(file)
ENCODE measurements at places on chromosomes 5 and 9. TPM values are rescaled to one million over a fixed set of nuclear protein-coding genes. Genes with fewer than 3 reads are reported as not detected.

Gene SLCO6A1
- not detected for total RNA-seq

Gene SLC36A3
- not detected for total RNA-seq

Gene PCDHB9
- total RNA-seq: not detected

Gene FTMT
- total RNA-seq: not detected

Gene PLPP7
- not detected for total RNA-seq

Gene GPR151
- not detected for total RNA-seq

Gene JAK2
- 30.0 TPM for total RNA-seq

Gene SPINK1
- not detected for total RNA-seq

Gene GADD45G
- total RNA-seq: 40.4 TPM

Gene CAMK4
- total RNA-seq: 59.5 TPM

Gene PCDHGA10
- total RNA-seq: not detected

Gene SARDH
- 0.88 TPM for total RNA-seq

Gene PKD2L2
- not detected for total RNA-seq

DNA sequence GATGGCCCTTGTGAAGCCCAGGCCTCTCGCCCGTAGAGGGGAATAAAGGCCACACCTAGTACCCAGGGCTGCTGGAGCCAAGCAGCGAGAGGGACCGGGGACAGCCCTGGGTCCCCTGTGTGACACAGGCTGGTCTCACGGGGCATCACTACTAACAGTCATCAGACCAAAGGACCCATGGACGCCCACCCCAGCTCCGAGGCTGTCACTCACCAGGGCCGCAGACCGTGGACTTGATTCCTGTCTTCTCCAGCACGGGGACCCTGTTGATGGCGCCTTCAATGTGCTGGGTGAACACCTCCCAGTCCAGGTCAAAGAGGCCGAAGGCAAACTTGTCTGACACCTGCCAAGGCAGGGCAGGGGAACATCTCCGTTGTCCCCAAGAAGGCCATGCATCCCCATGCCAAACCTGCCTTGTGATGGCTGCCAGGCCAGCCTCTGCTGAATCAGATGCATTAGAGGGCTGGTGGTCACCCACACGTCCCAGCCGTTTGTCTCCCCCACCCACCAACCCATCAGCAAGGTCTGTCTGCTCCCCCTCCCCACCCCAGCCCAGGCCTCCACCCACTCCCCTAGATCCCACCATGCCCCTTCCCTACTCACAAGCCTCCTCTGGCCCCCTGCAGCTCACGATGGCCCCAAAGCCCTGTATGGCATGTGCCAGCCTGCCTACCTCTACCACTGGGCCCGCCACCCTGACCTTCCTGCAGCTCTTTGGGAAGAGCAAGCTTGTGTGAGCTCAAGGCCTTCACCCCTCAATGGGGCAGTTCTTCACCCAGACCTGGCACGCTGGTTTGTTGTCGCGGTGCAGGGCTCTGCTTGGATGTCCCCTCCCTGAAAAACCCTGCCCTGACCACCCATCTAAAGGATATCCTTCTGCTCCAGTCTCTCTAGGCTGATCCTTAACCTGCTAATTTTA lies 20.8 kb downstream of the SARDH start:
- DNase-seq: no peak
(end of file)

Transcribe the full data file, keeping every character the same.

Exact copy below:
ENCODE measurements at places on chromosomes 5 and 9. TPM values are rescaled to one million over a fixed set of nuclear protein-coding genes. Genes with fewer than 3 reads are reported as not detected.

Gene SLCO6A1
- not detected for total RNA-seq

Gene SLC36A3
- not detected for total RNA-seq

Gene PCDHB9
- total RNA-seq: not detected

Gene FTMT
- total RNA-seq: not detected

Gene PLPP7
- not detected for total RNA-seq

Gene GPR151
- not detected for total RNA-seq

Gene JAK2
- 30.0 TPM for total RNA-seq

Gene SPINK1
- not detected for total RNA-seq

Gene GADD45G
- total RNA-seq: 40.4 TPM

Gene CAMK4
- total RNA-seq: 59.5 TPM

Gene PCDHGA10
- total RNA-seq: not detected

Gene SARDH
- 0.88 TPM for total RNA-seq

Gene PKD2L2
- not detected for total RNA-seq

DNA sequence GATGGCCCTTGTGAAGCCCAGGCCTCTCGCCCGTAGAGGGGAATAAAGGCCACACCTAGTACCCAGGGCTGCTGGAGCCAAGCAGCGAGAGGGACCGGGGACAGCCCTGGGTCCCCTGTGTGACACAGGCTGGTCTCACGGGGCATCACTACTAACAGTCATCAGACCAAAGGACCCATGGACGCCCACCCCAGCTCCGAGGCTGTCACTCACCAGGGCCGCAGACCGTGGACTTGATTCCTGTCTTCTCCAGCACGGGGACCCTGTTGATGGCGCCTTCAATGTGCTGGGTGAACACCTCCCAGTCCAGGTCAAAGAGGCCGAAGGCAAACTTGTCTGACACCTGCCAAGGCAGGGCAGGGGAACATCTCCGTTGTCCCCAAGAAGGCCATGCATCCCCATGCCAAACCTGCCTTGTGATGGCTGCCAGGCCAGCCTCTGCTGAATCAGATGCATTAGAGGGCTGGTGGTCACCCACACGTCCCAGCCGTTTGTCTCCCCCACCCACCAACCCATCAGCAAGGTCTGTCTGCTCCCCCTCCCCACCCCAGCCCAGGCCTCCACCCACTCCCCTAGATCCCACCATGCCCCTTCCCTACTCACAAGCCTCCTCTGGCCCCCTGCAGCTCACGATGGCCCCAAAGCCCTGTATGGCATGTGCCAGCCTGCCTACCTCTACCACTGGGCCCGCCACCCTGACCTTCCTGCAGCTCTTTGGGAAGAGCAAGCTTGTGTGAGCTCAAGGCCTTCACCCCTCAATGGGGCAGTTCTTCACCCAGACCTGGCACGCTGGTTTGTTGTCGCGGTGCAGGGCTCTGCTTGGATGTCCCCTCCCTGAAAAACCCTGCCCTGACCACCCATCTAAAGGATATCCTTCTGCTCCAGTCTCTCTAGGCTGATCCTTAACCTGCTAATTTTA lies 20.8 kb downstream of the SARDH start:
- DNase-seq: no peak